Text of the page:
Reverse mortgage lender Nationwide Equities Corporation of Mahway, N.J., must cease its deceptive advertising, ensure its future activities comply with federal law, and pay a $140,000 civil money penalty under a consent order announced Tuesday by the Consumer Financial Protection Bureau (CFPB).
Nationwide Equities is licensed in 17 states and the District of Columbia and operates three retail branches across the country. The CFPB said that starting as far back as December 2015, the firm sent deceptive loan advertisements to hundreds of thousands of older borrowers that misled consumers about how much money they could receive from a reverse mortgage, the fees and costs associated with the products, and the consequences of nonpayment.
The bureau said the firm’s advertisements violated the Mortgage Acts and Practices Advertising Rule (MAP Rule), the Truth in Lending Act (TILA), and the Consumer Financial Protection Act of 2010 (CFPA).
“The CFPB is ordering the company to pay a penalty, cease its illegal conduct, and implement a compliance plan to affirmatively review every advertisement to ensure they do not violate federal law,” the agency said.
A reverse mortgage, the bureau noted, allows homeowners 62 or older to access the equity they have built up in their homes and defer payment of the loan until they pass away, sell, or move out. Loan proceeds are generally provided to the borrowers as lump-sum payments, monthly payments, or as lines of credit. Homeowners remain responsible for payment of taxes, insurance and home maintenance, among other obligations, it said.
In its announcement, the CFPB said Nationwide Equities’ advertisements and letters included:
- Hidden costs: The advertisements misrepresented the costs of the reverse mortgages Nationwide Equities offered, including the fees it charged for the loans, as well as the associated taxes and insurance.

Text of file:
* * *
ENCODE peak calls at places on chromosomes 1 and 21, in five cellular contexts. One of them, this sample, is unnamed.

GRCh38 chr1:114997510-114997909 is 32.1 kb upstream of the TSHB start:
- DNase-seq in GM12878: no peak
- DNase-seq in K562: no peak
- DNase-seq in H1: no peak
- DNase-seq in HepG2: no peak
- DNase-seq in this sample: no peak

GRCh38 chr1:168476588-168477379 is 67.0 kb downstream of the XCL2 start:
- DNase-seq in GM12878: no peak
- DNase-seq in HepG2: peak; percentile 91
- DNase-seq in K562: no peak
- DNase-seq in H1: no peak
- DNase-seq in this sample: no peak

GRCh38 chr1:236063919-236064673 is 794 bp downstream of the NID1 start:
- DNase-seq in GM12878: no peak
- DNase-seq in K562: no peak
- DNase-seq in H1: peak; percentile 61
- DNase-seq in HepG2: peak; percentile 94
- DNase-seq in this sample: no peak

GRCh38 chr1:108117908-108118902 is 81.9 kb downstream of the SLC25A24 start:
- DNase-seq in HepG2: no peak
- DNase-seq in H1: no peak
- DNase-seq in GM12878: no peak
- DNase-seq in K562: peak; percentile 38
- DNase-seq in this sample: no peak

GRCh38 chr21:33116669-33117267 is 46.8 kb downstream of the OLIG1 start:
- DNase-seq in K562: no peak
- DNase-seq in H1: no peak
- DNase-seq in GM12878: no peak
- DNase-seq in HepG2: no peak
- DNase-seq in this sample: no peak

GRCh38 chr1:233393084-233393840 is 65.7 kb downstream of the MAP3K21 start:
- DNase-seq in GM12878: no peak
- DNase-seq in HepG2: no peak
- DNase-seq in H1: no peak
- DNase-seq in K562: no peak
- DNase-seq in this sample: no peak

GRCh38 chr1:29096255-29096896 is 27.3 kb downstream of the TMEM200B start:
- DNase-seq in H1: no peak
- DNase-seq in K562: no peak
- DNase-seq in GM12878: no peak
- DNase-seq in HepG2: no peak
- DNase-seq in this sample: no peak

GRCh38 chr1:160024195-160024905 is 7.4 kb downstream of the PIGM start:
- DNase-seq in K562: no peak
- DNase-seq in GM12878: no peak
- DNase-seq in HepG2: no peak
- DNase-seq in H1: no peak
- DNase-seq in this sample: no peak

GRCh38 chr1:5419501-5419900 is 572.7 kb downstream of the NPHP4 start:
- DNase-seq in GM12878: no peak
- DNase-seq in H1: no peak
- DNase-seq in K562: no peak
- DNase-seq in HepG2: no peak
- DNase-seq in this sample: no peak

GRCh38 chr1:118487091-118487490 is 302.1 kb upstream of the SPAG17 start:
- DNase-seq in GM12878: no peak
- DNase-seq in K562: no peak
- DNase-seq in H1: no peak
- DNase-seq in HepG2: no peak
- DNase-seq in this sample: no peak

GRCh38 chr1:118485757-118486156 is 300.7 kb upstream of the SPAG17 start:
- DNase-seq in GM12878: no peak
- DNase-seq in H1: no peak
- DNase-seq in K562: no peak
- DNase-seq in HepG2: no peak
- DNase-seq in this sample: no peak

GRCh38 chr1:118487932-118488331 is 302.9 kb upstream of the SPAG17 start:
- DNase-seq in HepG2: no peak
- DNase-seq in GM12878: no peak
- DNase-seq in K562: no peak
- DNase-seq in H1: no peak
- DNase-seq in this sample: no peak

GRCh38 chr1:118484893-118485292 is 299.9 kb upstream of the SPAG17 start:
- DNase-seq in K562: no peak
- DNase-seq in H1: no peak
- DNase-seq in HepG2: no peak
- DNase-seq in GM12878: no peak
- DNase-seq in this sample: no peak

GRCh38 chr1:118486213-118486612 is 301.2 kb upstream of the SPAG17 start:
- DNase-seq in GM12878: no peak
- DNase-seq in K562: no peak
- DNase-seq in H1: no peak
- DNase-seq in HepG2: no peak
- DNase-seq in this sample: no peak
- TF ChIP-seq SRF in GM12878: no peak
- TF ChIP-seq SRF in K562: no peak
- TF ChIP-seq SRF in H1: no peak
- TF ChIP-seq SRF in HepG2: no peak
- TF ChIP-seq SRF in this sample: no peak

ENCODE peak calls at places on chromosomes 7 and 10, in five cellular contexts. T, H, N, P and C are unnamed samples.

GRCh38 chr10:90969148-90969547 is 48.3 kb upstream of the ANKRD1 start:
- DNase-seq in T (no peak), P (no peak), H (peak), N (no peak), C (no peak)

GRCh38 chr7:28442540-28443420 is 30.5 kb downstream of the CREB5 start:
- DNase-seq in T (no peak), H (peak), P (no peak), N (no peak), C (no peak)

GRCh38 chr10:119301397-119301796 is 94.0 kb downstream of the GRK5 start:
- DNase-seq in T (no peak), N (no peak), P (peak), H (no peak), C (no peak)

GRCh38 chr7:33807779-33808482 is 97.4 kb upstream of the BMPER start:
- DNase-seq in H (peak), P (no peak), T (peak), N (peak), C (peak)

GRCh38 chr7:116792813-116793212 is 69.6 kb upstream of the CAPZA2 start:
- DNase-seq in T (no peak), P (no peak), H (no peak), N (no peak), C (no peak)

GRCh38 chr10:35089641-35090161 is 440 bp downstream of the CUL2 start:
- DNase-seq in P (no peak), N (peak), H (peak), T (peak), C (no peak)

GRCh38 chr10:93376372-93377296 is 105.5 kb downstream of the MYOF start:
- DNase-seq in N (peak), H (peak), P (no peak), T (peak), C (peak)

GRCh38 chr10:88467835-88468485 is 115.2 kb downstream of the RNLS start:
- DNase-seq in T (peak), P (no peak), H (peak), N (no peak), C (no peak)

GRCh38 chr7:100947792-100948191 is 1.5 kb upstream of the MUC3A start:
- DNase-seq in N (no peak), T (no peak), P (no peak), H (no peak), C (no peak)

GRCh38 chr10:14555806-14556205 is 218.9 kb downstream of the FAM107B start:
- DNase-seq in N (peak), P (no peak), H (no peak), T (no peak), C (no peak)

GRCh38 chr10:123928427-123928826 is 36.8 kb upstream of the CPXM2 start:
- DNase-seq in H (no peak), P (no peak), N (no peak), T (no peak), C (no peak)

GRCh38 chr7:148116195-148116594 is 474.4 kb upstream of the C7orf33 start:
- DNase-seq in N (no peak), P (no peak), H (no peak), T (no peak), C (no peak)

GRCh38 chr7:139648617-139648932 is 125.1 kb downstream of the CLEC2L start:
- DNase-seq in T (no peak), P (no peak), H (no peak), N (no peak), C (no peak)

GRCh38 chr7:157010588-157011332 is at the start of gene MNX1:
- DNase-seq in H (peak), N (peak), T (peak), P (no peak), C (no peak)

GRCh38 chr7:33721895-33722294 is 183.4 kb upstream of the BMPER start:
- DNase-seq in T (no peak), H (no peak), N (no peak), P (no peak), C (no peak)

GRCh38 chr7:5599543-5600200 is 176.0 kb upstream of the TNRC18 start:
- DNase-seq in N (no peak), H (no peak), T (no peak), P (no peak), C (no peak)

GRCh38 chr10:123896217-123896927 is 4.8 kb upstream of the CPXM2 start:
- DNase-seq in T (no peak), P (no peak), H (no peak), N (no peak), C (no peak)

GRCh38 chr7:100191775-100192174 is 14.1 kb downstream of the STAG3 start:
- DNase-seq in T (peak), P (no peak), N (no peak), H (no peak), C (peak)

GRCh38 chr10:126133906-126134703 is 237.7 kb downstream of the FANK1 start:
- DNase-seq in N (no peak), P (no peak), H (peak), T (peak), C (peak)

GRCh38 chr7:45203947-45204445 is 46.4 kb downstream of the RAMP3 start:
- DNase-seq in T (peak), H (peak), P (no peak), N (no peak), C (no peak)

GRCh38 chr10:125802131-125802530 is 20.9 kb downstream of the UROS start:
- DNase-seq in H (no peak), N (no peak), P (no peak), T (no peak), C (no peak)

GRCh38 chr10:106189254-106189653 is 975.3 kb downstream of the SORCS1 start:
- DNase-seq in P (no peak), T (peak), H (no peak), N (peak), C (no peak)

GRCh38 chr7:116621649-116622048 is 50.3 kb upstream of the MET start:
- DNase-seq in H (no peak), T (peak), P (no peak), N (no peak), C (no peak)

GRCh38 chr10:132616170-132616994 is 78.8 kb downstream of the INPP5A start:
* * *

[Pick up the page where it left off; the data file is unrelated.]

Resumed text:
- Hidden risks: Nationwide Equities hid the fact that borrowers must continue to pay taxes and insurance or risk losing their home.
- False existing relationship: Letters sent by Nationwide Equities made it appear that the consumer already had an existing relationship with the lender.
- False Pre-approvals: Nationwide Equities told consumers they were pre-approved for specific loan amounts when they were not and misrepresented the potential savings from refinancing consumers’ existing reverse mortgages.
- The CFPB found that Nationwide Equities had multiple MAP Rule violations by misrepresenting the:
- Fees, costs, or payments;
- Taxes and insurance;
- Potential for default and right to reside in the dwelling;
- Association of the product or provider, or source of the communications;
- Available cash or credit; and
- Likelihood to obtain a particular term or refinancing.
The April 26 consent order states that Nationwide Equities executed a stipulation and consent to issuance of a consent order April 20 that neither admits nor denies the CFPB’s findings.